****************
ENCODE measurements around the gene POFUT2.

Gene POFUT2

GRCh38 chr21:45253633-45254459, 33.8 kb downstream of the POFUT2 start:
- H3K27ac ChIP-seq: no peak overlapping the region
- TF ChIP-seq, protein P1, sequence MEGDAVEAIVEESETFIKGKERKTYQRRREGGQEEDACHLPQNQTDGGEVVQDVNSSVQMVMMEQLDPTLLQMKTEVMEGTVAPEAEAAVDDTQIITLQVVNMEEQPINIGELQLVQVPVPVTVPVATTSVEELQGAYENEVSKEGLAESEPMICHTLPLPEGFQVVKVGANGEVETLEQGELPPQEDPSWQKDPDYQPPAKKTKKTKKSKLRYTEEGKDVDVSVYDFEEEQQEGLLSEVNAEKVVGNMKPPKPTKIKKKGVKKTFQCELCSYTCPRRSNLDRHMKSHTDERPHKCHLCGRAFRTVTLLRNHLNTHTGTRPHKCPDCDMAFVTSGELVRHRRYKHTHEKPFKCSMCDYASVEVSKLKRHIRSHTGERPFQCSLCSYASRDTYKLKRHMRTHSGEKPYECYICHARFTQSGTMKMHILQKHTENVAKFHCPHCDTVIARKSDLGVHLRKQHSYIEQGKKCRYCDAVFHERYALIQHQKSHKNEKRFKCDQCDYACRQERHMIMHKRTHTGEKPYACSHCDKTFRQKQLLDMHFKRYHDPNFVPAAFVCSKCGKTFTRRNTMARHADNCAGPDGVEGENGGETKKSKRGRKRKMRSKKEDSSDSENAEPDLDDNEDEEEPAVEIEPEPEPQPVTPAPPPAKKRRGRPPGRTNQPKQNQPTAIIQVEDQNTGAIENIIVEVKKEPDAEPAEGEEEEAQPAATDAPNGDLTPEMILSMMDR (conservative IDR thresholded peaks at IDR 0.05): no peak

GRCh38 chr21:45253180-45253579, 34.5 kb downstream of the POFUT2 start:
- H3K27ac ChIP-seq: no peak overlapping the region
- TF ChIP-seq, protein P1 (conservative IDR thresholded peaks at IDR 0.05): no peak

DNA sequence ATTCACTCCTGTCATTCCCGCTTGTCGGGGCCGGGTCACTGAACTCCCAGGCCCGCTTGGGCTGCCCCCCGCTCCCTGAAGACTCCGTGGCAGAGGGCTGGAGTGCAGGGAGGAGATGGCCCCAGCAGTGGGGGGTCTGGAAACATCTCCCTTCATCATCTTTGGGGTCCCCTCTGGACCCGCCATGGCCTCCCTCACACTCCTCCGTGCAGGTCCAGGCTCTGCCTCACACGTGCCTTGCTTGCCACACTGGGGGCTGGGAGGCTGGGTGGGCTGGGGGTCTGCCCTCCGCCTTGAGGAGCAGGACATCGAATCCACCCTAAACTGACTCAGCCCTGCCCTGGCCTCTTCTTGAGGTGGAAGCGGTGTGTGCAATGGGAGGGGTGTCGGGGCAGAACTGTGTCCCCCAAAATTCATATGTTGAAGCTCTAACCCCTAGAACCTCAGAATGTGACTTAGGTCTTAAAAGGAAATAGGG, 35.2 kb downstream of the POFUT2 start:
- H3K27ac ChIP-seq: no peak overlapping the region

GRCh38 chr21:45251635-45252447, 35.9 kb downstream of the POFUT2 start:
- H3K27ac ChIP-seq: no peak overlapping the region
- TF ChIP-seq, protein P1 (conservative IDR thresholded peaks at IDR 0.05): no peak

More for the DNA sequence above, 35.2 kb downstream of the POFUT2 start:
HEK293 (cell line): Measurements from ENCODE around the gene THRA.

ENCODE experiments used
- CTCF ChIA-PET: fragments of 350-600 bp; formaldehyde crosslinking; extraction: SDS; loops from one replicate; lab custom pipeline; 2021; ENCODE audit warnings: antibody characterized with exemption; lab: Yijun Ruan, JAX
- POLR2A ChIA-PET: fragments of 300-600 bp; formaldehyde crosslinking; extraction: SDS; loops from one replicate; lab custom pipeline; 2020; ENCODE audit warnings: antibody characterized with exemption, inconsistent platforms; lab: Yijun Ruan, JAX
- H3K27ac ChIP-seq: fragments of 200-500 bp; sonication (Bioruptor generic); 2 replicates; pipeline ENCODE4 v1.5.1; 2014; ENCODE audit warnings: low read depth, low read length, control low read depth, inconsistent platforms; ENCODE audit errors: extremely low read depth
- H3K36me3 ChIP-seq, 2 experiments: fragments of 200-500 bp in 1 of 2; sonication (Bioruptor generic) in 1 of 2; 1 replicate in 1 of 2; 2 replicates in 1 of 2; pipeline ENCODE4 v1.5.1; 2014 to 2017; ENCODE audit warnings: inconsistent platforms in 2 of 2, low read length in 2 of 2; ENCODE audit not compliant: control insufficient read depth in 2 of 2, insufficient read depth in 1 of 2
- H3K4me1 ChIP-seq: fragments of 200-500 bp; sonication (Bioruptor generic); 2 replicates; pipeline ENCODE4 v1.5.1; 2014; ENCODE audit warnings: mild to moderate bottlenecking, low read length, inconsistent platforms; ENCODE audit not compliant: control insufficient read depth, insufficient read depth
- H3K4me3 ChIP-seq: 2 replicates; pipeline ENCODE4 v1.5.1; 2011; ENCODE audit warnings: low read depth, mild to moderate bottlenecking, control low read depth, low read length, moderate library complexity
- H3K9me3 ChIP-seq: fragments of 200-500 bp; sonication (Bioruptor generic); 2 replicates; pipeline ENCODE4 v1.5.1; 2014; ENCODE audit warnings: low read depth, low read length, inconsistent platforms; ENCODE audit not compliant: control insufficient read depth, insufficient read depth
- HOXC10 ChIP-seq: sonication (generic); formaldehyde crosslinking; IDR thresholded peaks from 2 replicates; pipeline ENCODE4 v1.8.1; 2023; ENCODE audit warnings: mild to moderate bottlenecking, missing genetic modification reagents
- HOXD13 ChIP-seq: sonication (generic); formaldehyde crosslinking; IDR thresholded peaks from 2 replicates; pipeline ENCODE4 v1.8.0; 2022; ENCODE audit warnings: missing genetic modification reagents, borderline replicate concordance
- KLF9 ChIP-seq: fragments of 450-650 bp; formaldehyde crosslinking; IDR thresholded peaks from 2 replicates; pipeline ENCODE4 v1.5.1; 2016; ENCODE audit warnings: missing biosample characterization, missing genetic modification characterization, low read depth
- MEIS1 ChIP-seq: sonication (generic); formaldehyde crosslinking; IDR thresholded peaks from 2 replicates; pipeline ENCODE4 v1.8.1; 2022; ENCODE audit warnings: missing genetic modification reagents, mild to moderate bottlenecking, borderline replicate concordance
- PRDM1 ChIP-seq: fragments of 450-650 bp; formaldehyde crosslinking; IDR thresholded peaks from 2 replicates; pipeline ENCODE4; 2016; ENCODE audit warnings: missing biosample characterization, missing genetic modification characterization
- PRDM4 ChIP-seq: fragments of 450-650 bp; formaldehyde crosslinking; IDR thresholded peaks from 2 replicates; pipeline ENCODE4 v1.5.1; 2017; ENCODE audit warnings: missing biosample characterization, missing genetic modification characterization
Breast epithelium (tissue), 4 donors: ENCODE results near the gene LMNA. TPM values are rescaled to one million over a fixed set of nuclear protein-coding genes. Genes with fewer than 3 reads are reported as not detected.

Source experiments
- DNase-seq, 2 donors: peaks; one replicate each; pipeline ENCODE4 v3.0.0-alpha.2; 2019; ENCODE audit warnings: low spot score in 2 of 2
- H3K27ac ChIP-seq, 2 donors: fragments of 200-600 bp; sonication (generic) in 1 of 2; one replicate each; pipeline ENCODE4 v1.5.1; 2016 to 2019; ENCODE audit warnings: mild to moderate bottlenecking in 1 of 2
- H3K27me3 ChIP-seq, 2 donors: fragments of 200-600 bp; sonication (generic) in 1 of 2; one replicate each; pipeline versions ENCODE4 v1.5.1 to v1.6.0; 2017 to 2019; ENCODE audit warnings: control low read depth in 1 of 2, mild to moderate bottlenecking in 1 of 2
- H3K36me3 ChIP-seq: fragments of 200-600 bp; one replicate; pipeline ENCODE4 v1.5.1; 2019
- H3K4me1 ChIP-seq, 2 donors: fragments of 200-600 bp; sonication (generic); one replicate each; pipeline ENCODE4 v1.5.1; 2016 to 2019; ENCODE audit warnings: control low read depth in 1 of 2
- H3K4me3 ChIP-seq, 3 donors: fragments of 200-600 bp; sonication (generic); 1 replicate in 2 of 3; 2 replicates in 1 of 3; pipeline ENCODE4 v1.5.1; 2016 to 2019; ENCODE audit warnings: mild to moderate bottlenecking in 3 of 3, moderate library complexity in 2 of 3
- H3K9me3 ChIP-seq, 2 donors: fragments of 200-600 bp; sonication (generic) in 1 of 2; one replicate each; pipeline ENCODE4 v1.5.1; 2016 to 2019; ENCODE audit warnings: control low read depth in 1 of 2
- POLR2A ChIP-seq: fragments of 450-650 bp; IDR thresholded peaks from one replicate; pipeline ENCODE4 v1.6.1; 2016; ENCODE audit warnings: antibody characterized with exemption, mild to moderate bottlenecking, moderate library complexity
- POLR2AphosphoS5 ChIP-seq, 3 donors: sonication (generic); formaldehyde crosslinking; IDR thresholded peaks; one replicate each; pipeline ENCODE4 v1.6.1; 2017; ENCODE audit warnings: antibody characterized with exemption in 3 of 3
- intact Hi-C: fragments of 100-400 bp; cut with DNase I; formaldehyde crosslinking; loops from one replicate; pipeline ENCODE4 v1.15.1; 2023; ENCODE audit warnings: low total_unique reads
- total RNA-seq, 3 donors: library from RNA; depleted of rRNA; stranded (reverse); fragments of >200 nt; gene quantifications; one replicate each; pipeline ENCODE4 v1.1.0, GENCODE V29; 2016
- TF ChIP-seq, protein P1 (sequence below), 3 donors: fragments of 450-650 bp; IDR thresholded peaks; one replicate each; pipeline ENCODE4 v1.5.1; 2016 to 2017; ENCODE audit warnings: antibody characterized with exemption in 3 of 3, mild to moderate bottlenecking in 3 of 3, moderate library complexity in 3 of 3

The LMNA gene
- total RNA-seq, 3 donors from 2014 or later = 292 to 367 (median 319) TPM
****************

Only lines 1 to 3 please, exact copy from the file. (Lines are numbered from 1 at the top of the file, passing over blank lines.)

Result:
ENCODE measurements around the gene POFUT2.

Gene POFUT2

GRCh38 chr21:45253633-45254459, 33.8 kb downstream of the POFUT2 start: